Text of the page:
A somber anniversary
With each passing year, fewer Americans can immediately answer the question, "What major event happened on Nov. 22, 1963?"
For those old enough to recall that date, it is known as one of those moments of history that happen maybe once every two or three decades, when the world suddenly and irreversibly changes.
Before that date, there was an optimism in our country's future and a confidence in our ability to overcome any challenge, an optimism and confidence and perhaps a naiveté that haven't been equaled in America since.
That was a period of relative peace for our country. We were well past the conclusion of the Korean War and not yet aware of the looming morass awaiting us in Vietnam, where we had a small number of soldiers operating under the euphemism of "military advisors."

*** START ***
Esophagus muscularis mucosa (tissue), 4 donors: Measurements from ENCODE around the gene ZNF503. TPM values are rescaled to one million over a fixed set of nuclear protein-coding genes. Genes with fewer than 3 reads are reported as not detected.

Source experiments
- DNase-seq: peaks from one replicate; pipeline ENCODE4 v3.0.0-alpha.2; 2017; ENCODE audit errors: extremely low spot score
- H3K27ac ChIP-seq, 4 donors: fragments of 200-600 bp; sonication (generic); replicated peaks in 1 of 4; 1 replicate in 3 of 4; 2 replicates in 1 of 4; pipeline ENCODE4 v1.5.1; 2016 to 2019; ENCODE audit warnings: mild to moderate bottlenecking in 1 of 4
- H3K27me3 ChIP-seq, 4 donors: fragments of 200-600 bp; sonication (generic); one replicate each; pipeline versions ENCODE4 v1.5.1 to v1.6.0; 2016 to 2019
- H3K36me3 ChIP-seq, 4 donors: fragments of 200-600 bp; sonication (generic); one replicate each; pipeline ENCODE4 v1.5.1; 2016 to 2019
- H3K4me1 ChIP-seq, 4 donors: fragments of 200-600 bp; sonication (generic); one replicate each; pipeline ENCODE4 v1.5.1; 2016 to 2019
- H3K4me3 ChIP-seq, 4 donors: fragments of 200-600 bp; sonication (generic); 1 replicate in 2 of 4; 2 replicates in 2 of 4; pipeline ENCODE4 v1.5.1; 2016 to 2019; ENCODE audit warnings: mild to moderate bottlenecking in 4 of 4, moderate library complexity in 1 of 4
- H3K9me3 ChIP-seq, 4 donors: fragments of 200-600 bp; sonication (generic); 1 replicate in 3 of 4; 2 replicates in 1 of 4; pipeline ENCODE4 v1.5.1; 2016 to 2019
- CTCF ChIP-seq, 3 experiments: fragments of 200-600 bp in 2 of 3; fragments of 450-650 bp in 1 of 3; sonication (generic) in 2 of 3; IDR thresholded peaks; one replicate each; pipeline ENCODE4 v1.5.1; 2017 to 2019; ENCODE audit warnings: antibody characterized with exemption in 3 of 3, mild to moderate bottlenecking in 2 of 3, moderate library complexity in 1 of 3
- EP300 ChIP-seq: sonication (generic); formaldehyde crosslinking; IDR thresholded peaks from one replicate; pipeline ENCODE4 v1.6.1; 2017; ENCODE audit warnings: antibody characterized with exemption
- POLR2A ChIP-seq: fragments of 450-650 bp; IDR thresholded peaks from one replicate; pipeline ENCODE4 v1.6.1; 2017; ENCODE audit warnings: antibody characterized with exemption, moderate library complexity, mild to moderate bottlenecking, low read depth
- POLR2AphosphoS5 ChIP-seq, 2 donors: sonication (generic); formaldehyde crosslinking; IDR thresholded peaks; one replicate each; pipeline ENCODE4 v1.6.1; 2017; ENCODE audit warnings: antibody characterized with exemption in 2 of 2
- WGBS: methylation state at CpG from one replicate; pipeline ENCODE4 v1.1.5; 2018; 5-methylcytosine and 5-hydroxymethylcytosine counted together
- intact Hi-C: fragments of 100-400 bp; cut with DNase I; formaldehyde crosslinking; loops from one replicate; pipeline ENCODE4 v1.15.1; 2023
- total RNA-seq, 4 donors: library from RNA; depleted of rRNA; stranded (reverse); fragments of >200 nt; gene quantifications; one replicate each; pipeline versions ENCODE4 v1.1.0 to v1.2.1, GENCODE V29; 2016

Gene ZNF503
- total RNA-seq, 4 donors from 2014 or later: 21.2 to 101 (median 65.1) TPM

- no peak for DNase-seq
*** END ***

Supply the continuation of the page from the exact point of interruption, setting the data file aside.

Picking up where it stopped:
It was a time when the American public could still be excited and awed by such dreams as going to the moon, unlike six years later when the actual event seemed anti-climactic to a more jaded public.
The time before Nov. 22, 1963, cannot exactly be called an age of innocence (we were experiencing a bitter struggle over Civil Rights), but most Americans shared a common vision of a perpetually improving future.
The assassination of John F. Kennedy over a half century ago changed not only our nation but also all those who remember it.